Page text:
It is a time of magic and wonderment, love and joy. The birth of your child is a celebration like no other. We promise ourselves that each moment will be cherished and preserved. From gleaming Grandparent to hourly Facebook updates, we share with the world our exuberance and the precious gift before us.
Today, Professional Baby Portraits have become an exploration of baby and family, love and uniqueness. Creativity has reached new levels unlike those ever seen before. Creativity, by nature, insists that we approach boundaries and take chance by exploring what is unknown. A common synonym for chance is Risk.
As I discuss portrait sessions with my clients and their newborns, we invariably reach the subject of slings, hammocks and other various â€śprops.â€ť I immediately turn this topic to safety. I feel keeping your newbornâ€™s safety close at hand requires a greater understanding of holding techniques and your babyâ€™s limitations. To aid in this, I have enlisted the guidance of my dear friends at Welcome Baby Care. The sage advice below is practical and written with one thing in mind, the wellness of your baby. Thank you Jen for the words of wisdom.
Baby Handling Safety Tips for Photographers (From a Professional Postpartum Doula)
By Jen Wittes
Newborn photography is not what it used to be.Â Even seven years ago, when my daughter was an infant, the standard practice for new parents seeking baby photos was to head to the mall to book a session at either JC Penny or The Picture People.
Now, parents undoubtedly favor individual photographers, who bring something personal to the experience and approach their subject with a wildly imaginative eye.
When my clients excitedly tell me that they hired an artistic newborn photographer, and proudly pull out their new portfolio to share, I can pretty much count on seeing at least one of the following:Â babies with props, babies propped up against props, or babies seemingly dangling in mid air.
The pictures are always amazing, but often make me bristle a bit.Â I canâ€™t help but wonder about newborn safety.Â As someone who handles babies for a living, I think back to my extensive training and I think about the constant continuing education required to keep on top of the latest health and safety recommendations.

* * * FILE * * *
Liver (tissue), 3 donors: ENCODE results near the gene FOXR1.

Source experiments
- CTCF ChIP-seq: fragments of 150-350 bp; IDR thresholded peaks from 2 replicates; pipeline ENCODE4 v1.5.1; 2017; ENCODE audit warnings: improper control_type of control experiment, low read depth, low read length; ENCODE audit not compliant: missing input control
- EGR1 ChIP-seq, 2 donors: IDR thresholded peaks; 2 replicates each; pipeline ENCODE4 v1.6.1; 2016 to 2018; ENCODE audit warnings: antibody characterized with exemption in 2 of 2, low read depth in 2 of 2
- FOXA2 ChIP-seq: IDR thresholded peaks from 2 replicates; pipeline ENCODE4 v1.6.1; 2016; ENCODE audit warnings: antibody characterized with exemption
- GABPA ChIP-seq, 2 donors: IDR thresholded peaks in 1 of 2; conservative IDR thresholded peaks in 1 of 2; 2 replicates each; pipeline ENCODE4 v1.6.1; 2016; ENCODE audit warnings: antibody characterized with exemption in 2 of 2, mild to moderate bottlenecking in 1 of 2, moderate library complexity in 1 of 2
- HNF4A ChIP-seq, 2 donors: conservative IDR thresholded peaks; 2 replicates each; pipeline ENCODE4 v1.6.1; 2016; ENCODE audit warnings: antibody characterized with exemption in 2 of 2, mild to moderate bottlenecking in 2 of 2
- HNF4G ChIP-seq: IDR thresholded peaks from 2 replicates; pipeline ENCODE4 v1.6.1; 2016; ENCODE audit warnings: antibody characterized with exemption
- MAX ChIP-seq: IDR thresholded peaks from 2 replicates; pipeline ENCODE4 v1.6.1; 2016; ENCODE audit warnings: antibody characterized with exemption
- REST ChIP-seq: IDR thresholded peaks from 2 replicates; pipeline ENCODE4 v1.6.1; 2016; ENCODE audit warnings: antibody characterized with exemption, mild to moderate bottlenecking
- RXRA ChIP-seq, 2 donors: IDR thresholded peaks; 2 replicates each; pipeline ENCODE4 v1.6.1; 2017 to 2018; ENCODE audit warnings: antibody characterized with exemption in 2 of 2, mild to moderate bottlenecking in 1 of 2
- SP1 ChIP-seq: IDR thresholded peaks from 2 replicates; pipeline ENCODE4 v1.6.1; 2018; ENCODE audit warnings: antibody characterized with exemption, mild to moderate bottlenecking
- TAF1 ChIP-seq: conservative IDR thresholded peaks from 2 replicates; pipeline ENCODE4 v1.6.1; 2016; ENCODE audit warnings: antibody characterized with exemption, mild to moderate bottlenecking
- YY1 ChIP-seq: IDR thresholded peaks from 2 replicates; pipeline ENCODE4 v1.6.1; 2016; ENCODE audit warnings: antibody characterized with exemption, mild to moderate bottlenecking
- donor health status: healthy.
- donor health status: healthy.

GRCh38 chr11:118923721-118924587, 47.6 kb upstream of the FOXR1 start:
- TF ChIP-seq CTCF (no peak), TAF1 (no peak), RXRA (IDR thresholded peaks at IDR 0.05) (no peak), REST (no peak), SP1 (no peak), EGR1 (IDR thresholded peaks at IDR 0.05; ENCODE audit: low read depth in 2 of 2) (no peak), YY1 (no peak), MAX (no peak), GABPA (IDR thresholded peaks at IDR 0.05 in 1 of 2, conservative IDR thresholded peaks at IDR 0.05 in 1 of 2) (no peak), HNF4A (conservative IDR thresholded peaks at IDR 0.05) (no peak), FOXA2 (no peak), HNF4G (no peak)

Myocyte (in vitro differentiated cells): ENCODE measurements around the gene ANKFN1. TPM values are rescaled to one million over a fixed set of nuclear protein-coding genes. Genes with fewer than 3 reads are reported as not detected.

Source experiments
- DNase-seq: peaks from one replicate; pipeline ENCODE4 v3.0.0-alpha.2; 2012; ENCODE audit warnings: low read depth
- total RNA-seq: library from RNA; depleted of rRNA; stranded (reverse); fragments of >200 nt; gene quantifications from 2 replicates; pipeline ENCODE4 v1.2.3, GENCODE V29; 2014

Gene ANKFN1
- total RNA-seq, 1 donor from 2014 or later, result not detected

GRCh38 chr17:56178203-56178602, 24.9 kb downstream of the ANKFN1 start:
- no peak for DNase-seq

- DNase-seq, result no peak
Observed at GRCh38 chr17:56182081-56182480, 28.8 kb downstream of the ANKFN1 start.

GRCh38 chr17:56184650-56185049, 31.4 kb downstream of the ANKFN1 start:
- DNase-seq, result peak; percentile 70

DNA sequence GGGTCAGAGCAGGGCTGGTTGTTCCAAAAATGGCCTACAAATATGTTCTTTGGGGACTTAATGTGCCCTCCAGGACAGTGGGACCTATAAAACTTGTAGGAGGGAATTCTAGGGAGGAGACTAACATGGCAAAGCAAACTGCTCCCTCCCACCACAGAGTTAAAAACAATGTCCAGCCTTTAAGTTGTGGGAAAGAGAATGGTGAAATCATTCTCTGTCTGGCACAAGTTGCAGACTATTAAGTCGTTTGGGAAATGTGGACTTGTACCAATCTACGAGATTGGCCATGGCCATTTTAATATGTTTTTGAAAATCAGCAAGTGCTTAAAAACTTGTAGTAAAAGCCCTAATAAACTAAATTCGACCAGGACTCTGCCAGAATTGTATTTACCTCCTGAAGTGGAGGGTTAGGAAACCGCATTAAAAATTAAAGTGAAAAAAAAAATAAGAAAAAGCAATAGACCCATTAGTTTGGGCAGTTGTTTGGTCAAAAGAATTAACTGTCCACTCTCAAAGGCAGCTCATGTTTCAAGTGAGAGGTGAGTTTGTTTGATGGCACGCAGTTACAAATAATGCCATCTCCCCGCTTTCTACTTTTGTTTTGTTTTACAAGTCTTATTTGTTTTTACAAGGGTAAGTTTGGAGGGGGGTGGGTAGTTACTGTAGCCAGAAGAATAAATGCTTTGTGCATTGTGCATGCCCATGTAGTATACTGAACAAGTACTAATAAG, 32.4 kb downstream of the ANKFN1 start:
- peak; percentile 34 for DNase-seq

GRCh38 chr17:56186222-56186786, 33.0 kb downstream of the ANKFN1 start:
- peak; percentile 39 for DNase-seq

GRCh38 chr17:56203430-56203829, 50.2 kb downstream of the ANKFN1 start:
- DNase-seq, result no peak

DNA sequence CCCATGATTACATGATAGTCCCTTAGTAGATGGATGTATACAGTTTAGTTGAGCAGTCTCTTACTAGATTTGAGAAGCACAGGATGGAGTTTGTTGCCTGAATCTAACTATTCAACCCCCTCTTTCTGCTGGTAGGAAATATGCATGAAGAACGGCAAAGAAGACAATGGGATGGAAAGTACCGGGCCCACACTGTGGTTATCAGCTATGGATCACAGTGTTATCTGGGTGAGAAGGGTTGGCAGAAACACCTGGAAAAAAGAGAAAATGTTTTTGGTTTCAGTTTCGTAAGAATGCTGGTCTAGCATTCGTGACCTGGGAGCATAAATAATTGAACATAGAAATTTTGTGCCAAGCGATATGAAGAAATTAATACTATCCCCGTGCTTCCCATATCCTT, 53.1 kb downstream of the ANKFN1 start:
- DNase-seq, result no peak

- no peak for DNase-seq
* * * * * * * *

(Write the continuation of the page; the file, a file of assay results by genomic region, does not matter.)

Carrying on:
I am certain that most professional photographers are extremely careful, valuing the childâ€™s safety over the ultra-cool shot.Â That said, I thought Iâ€™d offer a few tips and reminders, both for seasoned baby photographers and those just starting out.
- Babies need to beÂ warm, warm, warm.Â About 75 degrees would be the low endÂ of the recommended range.Â Iâ€™d go with 78 if baby will be naked.Â Have blankets on hand.
- Newborns do not like their backs arched. Their natural positionÂ is curled inward, as in utero.Â Keep this in mind when using props and devices. A babyâ€™s spine, neck, and head do not have the proper strength to sustain certain poses.
- Many slings sold by big companies are extremely dangerous.Â I canâ€™t imagine that a home-made hammock would be better.Â The risks you most likely have considered include the sling untying or dropping, as well as the baby toppling out all together.Â You might not know that anotherÂ important health risk here is positioning inside the sling.Â When a babyâ€™s chin presses too close to the chest, they may suffocateâ€¦even if the nose and mouth seem free and open.Â This is because a newbornâ€™s airways are extremely small, shallow, and thin.Â Please take care to make sure that the baby isnâ€™t so bunched up that they can breathe.Â In fact, as you are positioning the child, you should always place a finger in front of the nose and mouth periodically to make sure that you feel breathing.
- Ever heard of hip dysplasia?Â Better Google it.Â Many devices, carriers,Â and seats designed for babies and sold to families daily are notÂ developmentally appropriate for the supposed recommended age range.Â Babies naturally splay their hips, in an almost frog-like bowlegged fashion. It is unnatural to force the legs together and it can be harmful toÂ place them in a contraption that demands that the legs drop straight down. This places too much pressure on the hips, too early.
- When carrying/holding a baby, always support the head and neck gently with at least one hand.
- If you have positioned the infant on a prop in such a way that a fall is even Â Â Â Â remotely possible, a parentâ€™s hand should beÂ right thereâ€”just an inch Â Â Â Â away.Â Pillows should be present as well so that if the worst actually happens, baby will land on a softÂ surface.
- Photoshop is your friend.Â Think about what kind of crazy reality you can create without actually putting the baby inÂ a dangerous situation. If you feel nervous or uncertain about what you are trying to achieve, stop.Â Listen to your instincts.
- KnowÂ that babies are individuals.Â WhatÂ worked with one child may not work with another.Â Furthermore, the same baby can changeÂ dramaticallyâ€”day to day, hour to hour, even minute to minute.Â If a content, sleepy, and still infantÂ suddenly becomes wiggly, change direction or call it a day.
Welcome Baby CareÂ is a wonderfulÂ source of information and assistanceÂ for Mom, Dad and Baby. I stronglyÂ encourage you to pay them a visit. Let them know you read this article on SMHerrick Photography’s website.
Please note that this creative and beautiful portraiture can beÂ safely attained. It is your and your photographerâ€™s responsibility to ensure safety. I am not bold enough to educate photographers, or parents, on the proper methods of this type of portraiture, at least within a blog post. Please use caution and good judgment when taking portraits of a newborn.